I also worked with Kattni to write an eInk bonnet guide. I worked on the usage page and described how to use the eInk bonnet on the Raspberry Pi by going over a few examples, including how to force dithering for grayscale images. While I was at it, I added grayscale image mode support to the EPD library. You can check out the guide here.
I also worked on updating the Sharp Memory display guide that Jeff Epler had started. I mostly did a little light editing and verified everything was working as intended. I also added a section on the steps needed to set up the Bad Apple demo that you see on the product page. You can check out that guide here.
I’ve continued to make progress on the native WiFi APIs. I’ve added HTTPS support and fixed closing sockets so that memory is freed as needed.
My focus this week has been testing and polishing the Socket class to better handle errors. Networking has a lot of different pieces that can all cause errors, so it’s a wide variety of errors to cover. I’m making good progress though and hope to have a first version of the code out for review by the end of the week.
PyCon AU has announced they are holding PyConline AU, an online event, from 4–6 September 2020 – pycon.org.au.
PyGotham is a New York City based, eclectic, Py-centric conference covering many topics. PyGotham TV taking place October 2-3, 2020 with a single track of talks presented online – Event Website and Call for Proposals.
PyCon India 2020: the premier conference in India on using and developing the Python programming language. Held online October 3-5, 2020 – Website and Twitter
The Hackaday Remoticon will take place everywhere November 6th – 8th, 2020. It’s a weekend packed with workshops about hardware creation, held virtually for all to enjoy – Hackaday.
Send Your Events In
As for other events, with the COVID pandemic, most in-person events are postponed or cancelled. If you know of virtual events or events that may occur in the future, please let us know on Discord or on Twitter with hashtag #CircuitPython.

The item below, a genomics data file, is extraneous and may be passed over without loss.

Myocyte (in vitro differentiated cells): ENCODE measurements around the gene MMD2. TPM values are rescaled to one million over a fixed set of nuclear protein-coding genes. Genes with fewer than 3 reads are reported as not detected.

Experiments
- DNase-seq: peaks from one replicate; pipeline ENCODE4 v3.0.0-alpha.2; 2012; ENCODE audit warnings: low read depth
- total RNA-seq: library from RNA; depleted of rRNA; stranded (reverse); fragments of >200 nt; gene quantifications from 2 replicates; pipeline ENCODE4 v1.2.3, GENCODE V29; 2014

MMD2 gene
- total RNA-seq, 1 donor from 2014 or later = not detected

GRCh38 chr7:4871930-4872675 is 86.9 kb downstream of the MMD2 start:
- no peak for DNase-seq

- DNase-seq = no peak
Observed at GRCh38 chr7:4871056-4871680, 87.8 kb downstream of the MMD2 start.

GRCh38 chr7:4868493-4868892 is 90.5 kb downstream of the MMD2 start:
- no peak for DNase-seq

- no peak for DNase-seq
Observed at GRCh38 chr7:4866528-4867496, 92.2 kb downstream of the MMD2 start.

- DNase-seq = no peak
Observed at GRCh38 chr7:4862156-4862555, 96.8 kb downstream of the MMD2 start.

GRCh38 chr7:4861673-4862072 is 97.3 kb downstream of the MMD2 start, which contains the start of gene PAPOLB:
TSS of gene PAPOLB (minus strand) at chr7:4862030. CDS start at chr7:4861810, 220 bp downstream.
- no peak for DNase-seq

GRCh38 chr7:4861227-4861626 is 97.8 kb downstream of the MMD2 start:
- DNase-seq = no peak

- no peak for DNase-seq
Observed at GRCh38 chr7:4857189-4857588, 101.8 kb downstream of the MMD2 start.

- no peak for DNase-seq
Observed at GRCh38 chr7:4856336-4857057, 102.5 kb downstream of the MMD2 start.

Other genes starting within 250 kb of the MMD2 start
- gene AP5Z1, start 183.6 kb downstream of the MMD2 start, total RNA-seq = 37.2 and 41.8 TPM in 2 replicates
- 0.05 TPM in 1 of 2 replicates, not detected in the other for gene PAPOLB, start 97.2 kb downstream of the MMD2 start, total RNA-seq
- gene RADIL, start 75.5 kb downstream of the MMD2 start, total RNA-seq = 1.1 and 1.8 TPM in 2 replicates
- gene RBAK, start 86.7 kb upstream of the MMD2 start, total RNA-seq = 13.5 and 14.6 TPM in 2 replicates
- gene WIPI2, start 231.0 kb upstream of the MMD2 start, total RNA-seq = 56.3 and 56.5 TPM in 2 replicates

CircuitPython’s stable release is 5.3.1 and its unstable release is 6.0.0-alpha.2. New to CircuitPython? Start with our Welcome to CircuitPython Guide.
20200824 is the latest CircuitPython library bundle.
1.12 is the latest MicroPython release. Documentation for it is here.
3.8.5 is the latest Python release. The latest pre-release version is 3.9.0rc1.
1,806 Stars Like CircuitPython? Star it on GitHub!
Call for help – Translating CircuitPython is now easier than ever!
One important feature of CircuitPython is translated control and error messages.
With the help of fellow open source project Weblate, we’re making it even easier to add or improve translations.
Sign in with an existing account such as Github, Google or Facebook and start contributing through a simple web interface. No forks or pull requests needed!
As always, if you run into trouble join us on Discord, we’re here to help.
jobs.adafruit.com has returned and folks are posting their skills (including CircuitPython) and companies are looking for talented makers to join their companies – from Digi-Key, to Hackaday, Microcenter, Raspberry Pi and more.
The Adafruit Discord community, where we do all our CircuitPython development in the open, reached over 24,688 humans, thank you! Adafruit believes Discord offers a unique way for CircuitPython folks to connect. Join today at https://adafru.it/discord.
ICYMI – In case you missed it